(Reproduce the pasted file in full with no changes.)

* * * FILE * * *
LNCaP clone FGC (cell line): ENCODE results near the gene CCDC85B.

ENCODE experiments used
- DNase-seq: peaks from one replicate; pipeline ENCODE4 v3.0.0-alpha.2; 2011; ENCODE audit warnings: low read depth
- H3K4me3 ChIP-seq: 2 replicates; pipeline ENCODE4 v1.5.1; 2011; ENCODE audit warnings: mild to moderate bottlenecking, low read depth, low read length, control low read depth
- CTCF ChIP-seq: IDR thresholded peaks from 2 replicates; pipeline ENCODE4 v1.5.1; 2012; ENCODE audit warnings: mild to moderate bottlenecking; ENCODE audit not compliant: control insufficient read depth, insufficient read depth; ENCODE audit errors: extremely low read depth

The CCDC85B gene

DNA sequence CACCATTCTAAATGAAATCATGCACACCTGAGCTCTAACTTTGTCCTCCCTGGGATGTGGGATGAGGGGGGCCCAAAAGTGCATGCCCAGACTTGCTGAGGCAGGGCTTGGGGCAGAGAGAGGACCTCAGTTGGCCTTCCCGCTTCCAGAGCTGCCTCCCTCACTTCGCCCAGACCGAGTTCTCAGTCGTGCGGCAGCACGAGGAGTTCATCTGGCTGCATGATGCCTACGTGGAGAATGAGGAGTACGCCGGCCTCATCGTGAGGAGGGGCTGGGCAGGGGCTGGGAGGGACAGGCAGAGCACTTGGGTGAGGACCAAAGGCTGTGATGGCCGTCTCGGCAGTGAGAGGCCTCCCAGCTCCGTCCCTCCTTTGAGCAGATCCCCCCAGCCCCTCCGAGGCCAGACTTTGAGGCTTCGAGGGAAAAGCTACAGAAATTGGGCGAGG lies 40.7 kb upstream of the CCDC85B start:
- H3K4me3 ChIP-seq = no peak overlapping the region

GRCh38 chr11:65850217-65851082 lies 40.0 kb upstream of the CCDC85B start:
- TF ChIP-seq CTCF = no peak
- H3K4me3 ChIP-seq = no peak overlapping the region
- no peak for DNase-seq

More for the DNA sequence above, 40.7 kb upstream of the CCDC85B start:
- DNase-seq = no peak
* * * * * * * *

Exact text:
LNCaP clone FGC (cell line): ENCODE results near the gene CCDC85B.

ENCODE experiments used
- DNase-seq: peaks from one replicate; pipeline ENCODE4 v3.0.0-alpha.2; 2011; ENCODE audit warnings: low read depth
- H3K4me3 ChIP-seq: 2 replicates; pipeline ENCODE4 v1.5.1; 2011; ENCODE audit warnings: mild to moderate bottlenecking, low read depth, low read length, control low read depth
- CTCF ChIP-seq: IDR thresholded peaks from 2 replicates; pipeline ENCODE4 v1.5.1; 2012; ENCODE audit warnings: mild to moderate bottlenecking; ENCODE audit not compliant: control insufficient read depth, insufficient read depth; ENCODE audit errors: extremely low read depth

The CCDC85B gene

DNA sequence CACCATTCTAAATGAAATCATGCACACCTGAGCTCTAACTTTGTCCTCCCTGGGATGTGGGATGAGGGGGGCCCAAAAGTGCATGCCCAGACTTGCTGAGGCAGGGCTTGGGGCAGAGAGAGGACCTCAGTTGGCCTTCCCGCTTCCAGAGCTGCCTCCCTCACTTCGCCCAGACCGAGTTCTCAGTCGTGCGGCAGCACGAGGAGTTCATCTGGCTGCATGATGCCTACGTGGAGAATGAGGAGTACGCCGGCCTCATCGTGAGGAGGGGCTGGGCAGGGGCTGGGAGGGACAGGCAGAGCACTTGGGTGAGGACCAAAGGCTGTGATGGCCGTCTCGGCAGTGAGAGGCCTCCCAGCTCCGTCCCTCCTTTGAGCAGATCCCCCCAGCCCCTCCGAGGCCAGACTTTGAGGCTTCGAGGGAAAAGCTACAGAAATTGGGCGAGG lies 40.7 kb upstream of the CCDC85B start:
- H3K4me3 ChIP-seq = no peak overlapping the region

GRCh38 chr11:65850217-65851082 lies 40.0 kb upstream of the CCDC85B start:
- TF ChIP-seq CTCF = no peak
- H3K4me3 ChIP-seq = no peak overlapping the region
- no peak for DNase-seq

More for the DNA sequence above, 40.7 kb upstream of the CCDC85B start:
- DNase-seq = no peak